It is also critical to coordinate the mounting location of the nurse call device with the location of the toilet paper dispenser. The toilet paper dispenser must be mounted 7-9 inches from the front edge of the water closet; the nurse call device cannot obstruct the dispenser. Consideration must be given to the type and size of the specified toilet paper dispenser to determine the location of the nurse call station.
Update: Achieving ADA and FGI Compliance
This section was added in November 2022 to specify how to comply with both the 2010 ADA Standards and the FGI Guidelines.
While we do not assess for compliance with FGI criteria, we have been in communication with FGI to get more clarification on nurse call requirements. Their installation criteria for both the 2018 and 2022 editions require devices to be within 12 inches in front of the toilet bowl and 3 to 4 feet above the floor (FGI Section 2.1-220.127.116.11 Bath Stations), which makes it difficult to comply with the 12 inch minimum clearance above the grab bar and accessible reach range as required by the 2010 ADA Standards.
Most states in the US adopt some edition of the FGI Guidelines. As such, to comply with both the 2010 ADA Standards and the FGI, the top of the side wall grab bar must be installed at 33-inches AFF to provide the required 12” minimum clearance above the grab bar when the nurse call device is installed at 4 feet AFF. With varying models of nurse calls, the controls to activate the nurse call may be outside of reach range; thus, adding a ring or looped element within 15” – 48” AFF on the string is required to activate the nurse call. The string alone requires pinching, which is not permitted.
While false alarms can happen with tugs on the string as a person is leaning against the grab bar for support to transfer, to comply with the current FGI criteria, a false alarm is better than no alarm for someone when requiring assistance.
As communicated by FGI, where designs deviate from FGI’s criteria, you can present your design to the authority having jurisdiction (AHJ) for approval or advice. Depending on the situation, you may need to request a waiver from the AHJ. The AHJ is the final arbiter.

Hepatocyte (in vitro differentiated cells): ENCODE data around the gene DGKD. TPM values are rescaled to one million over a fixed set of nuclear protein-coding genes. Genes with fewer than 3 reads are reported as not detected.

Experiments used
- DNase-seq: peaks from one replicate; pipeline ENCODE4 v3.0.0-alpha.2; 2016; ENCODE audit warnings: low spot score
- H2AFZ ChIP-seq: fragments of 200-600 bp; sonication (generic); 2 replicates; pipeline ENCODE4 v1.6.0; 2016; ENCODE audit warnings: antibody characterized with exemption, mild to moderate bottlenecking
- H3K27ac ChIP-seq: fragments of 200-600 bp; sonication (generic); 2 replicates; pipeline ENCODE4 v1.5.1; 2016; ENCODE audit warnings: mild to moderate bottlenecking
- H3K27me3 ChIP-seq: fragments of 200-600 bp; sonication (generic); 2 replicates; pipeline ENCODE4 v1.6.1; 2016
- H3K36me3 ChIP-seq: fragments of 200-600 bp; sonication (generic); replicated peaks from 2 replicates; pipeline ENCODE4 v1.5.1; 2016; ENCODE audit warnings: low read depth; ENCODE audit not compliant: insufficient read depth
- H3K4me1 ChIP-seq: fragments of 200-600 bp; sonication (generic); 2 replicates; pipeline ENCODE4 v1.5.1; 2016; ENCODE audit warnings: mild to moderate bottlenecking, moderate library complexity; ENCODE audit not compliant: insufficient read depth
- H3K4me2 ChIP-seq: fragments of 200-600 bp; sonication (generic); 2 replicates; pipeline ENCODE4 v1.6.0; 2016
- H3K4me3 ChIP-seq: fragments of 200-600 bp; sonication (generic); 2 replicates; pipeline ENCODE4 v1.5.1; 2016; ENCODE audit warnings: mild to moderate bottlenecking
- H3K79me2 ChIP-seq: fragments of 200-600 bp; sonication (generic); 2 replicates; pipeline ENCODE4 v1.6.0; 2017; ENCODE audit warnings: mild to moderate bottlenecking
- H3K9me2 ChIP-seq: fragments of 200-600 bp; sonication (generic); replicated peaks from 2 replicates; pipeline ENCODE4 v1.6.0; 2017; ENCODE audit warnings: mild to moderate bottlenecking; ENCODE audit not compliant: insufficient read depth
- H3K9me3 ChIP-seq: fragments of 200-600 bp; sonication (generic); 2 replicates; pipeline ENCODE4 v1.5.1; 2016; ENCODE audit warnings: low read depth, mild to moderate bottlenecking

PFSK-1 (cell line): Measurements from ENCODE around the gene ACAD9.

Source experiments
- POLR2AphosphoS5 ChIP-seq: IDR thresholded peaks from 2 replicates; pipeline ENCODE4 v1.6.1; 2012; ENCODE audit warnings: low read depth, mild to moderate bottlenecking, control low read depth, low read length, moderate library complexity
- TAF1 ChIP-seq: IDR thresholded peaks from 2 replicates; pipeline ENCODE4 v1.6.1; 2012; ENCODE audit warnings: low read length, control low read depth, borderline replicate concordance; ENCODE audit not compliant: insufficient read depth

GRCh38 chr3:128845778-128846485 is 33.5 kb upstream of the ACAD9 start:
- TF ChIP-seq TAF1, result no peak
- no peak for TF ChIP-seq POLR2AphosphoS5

Relocating nurse calls to meet accessibility requirements post construction can be costly – the installation of a nurse call system can vary from $7K to $30K, depending on the specific model and the size of the facility. By following the best practices noted above, designers can address potential problems before they arise, avoiding the need to retrofit after construction is completed.
Tune in for our next “Trends in Healthcare” post, as we get into charging stations and where we’re finding them as our society continues to be more and more connected.
By Jennifer C. Low, Accessibility Consultant
 U.S. Centers for Disease Control and Prevention. https://www.cdc.gov/features/older-adult-falls/index.html; https://www.cdc.gov/homeandrecreationalsafety/falls/adultfalls.html
 National Center for Biotechnology Information. https://www.ncbi.nlm.nih.gov/books/NBK2653/
 National Fire Protection Association. https://www.nfpa.org/codes-and-standards/all-codes-and-standards/list-of-codes-and-standards/detail?code=99
 NEMA The Association of Electrical and Medical Imaging Equipment Manufacturers. “Nurse Call Systems & Emergency Call Systems.”